This souvenir album made by members of the British Army’s Royal Army Medical Corps (RAMC), possibly to mark the end of one of their unit’s service in Hong Kong. Given the lacquered wood covers with their kimono-clad women and view of distant Mount Fuji, the album was possibly acquired from the Japanese commercial photographer M. Mumeya of 8a Queen’s Road Central along with some stock photographs from Mumeya. The first three photographs note the locations in Hong Kong where their unit worked and significant events in the years spent in the territory – 1904-1908.
The photographs are both a mixed bag and not in sequence. The majority – 39 out of 50 – are of one of Hong Kong’s largest natural disasters – the devastating Bingwu typhoon of September 18th, 1906, in which perhaps 10,000 people died, 59 ships were either wrecked or grounded, 2,493 small craft were wrecked or destroyed and 190 houses were ruined in just 3 hours. It was one of the worst natural disasters in Hong Kong’s recorded history. Mumeya published an album of 50 Bingwu typhoon photographs in 1906-7, copies of which were sold to raise money for the Typhoon Relief Fund Committee.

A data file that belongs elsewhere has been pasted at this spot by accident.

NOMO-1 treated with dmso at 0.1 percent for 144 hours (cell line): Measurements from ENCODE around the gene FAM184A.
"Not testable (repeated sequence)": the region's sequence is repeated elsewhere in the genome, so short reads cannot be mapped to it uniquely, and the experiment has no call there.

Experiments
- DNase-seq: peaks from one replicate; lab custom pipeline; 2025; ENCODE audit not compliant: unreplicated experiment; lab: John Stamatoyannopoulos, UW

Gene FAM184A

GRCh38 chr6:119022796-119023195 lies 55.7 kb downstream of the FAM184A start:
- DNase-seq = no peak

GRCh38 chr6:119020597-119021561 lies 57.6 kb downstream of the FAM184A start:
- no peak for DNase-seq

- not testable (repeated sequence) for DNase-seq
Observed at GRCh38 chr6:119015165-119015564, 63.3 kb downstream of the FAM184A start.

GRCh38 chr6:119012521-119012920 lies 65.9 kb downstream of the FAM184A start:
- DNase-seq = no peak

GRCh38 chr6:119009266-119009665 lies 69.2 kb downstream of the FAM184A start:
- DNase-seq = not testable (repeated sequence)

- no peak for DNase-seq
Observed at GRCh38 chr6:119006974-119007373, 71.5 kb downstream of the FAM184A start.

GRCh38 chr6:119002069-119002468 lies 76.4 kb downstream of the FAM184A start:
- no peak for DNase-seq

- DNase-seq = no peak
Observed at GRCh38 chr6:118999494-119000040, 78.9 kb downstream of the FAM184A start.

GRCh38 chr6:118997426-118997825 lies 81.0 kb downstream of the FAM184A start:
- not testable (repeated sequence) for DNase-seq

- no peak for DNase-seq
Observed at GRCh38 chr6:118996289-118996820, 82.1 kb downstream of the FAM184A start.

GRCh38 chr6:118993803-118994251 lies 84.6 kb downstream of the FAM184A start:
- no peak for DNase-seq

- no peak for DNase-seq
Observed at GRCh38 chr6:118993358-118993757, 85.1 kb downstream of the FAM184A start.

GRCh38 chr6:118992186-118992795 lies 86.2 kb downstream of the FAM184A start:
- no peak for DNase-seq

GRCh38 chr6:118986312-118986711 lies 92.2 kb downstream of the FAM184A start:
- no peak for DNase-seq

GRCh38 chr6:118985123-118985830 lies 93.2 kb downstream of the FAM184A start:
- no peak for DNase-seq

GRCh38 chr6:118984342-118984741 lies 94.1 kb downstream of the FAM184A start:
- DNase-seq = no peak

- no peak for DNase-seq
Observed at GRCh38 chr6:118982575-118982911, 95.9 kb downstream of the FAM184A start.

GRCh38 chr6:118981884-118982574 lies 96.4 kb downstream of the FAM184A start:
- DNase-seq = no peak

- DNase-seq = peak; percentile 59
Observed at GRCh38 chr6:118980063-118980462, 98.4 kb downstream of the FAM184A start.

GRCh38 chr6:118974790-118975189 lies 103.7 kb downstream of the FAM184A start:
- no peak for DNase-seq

Despite the devastation, it was to be 12 years before a modern typhoon shelter was built to mitigate future damage.
The other photographs are of the steamer Hankow that caught fire on 14th October 1906 with the loss of 111 lives, various scenes in Hong Kong including of the first Hongkong and Shanghai Bank building, the Roman Catholic Cathedral, Victoria Barracks, the old “Star” Ferry Pier and various ‘exotic’ shots such as criminals in the stocks, a woman street hawker and country scenes, including one of the Kaiping diaulou (開平碉樓) in Guangdong Province.
This album was acquired by the museum in 2011 as one of its growing number of original primary source archival documents.